Wednesday, 12 October 2011

What colour do you want that database?

Like many people, if someone said 'database' to me, I'd immediately think of a spreadsheet.  So when I knew we were learning databases this week, I was a little freaked out since frankly I hadn't done spreadsheets since I was in secondary school.

Needless to say, as with most things on this course, my preconceptions were totally wrong.

Like the internet, databases have a longer history than I'd thought.  But of course, back in the day there was a lot of duplication, inconsistency and redundancy of data.  Nowadays we tend to store data centrally, in order to mitigate these problems and aid the fast retrieval of data.

As an introduction to databases, we learned the basics - querying them using SQL.  In the lecture, it all seemed fairly easy, logical and generally straightforward.  I have to admit, I haven't got the most logical of minds, but once you get something, you should be able to follow the logic to its natural conclusion, right?

Heh heh.  Sitting in the computer lab after the lecture, my mind hit a complete blank.  What did I just learn?  How does it work again?  Like maths, it's like breaking a code - once you know the formula, it's easy to unravel the answers.  And I found I hadn't quite got a handle on that formula.  A proliferation of bad and incorrect commands followed.  And even more than that, a whole lot of simple, straight guessing.  Sometimes I would guess and guess until I gave up.  When I finally asked for help, I realised that there are just some commands you need to know; and that once you know them, you have the key.  A whole lot of doors unlocked.  Every time I learned a new 'key', it made it easier to guess what the answers to some of the exercises might be.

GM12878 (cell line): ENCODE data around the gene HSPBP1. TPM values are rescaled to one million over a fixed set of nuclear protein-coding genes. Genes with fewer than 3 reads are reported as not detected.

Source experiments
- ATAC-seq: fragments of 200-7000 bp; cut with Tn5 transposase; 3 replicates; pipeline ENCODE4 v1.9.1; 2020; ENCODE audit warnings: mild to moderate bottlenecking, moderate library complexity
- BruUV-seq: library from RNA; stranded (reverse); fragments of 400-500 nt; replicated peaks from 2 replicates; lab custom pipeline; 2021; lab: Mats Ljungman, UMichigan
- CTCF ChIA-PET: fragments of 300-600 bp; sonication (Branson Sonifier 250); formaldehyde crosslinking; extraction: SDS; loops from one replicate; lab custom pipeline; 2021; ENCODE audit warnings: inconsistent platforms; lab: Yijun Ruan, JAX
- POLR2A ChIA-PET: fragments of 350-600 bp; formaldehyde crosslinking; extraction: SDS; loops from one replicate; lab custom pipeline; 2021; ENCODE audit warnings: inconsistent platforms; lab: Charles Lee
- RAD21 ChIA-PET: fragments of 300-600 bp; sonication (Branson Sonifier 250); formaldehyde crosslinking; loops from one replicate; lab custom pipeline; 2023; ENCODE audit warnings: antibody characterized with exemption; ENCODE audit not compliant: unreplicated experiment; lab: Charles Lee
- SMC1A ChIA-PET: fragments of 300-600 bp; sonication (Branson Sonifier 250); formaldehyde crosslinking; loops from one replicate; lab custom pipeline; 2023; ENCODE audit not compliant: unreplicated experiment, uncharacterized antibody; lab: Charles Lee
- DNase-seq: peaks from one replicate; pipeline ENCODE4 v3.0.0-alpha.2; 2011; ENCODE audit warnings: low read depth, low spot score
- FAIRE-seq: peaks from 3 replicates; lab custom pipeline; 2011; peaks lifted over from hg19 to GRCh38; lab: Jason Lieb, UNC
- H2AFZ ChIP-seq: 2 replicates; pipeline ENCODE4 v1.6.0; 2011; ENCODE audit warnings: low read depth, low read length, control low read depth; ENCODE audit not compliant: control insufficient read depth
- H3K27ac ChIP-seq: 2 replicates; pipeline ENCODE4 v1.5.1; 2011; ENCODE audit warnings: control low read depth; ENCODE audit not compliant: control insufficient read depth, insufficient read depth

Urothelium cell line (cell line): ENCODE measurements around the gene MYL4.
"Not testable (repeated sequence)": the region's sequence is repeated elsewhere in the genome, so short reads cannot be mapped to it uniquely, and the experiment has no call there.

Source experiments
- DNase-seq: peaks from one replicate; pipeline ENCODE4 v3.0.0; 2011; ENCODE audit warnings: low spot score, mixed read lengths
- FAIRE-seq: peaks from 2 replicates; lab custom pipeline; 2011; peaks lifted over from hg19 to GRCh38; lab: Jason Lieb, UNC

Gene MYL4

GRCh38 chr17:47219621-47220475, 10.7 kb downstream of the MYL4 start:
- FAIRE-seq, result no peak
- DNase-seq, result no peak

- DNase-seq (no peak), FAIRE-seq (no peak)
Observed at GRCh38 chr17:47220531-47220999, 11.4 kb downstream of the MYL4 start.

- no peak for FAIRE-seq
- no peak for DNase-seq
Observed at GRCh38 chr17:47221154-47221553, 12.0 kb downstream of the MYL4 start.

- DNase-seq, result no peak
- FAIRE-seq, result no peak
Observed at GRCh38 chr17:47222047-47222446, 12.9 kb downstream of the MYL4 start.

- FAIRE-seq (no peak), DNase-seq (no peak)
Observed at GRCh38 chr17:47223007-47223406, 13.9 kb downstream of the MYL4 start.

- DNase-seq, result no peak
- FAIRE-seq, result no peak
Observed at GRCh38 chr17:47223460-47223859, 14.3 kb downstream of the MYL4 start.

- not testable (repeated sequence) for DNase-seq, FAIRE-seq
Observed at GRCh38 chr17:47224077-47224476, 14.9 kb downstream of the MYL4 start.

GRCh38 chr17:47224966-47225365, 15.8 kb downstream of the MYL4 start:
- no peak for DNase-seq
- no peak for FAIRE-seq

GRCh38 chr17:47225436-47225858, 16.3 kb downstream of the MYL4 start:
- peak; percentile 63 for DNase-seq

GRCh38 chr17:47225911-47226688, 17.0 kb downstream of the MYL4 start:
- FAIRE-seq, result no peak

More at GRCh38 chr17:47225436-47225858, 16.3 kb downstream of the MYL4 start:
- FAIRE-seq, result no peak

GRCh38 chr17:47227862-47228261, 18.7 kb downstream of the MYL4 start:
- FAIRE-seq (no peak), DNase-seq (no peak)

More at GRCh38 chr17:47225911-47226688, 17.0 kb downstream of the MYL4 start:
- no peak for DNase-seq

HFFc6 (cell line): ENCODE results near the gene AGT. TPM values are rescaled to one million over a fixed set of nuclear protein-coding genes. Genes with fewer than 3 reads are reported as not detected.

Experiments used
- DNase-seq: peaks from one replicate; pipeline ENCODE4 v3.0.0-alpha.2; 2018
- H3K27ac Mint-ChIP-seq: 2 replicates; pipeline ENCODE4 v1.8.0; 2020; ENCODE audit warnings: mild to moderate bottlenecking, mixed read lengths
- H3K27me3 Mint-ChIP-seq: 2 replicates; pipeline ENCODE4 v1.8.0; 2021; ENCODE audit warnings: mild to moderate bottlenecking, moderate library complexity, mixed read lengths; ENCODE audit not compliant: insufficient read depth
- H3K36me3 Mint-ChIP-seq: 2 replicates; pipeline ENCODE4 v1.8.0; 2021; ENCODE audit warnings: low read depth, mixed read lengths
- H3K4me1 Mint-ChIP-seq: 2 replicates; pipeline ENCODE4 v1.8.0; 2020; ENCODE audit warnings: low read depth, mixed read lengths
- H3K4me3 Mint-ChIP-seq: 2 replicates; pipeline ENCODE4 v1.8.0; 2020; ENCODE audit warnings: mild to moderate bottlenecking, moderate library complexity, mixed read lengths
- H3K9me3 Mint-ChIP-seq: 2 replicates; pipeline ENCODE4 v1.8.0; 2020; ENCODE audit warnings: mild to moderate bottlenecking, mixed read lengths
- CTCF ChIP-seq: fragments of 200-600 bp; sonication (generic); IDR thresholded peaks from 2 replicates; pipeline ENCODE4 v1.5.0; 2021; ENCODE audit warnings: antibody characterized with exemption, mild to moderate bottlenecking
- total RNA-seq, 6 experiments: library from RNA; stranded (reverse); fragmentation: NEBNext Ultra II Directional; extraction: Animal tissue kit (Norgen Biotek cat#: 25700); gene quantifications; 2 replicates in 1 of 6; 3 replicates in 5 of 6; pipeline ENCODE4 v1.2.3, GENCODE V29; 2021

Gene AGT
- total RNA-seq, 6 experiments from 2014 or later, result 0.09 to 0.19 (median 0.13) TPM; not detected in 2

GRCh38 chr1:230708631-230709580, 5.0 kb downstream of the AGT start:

Still, it took me an evening of querying the Database Management System at home before I managed to complete all the exercises.  I recorded each answer, because I knew that if I didn't, I would forget them.  The best analogy I can come up with is SQL is like learning a language.  You will never learn to speak it fluently unless you use it, and if you don't practice you will get rusty.  So I am now spending my time making random queries of the database, trying to get it all to stick firmly in my head.

And I guess it will - after a million or so queries of practice. ;)

Yup.  Exactly what I would've said a few days ago...

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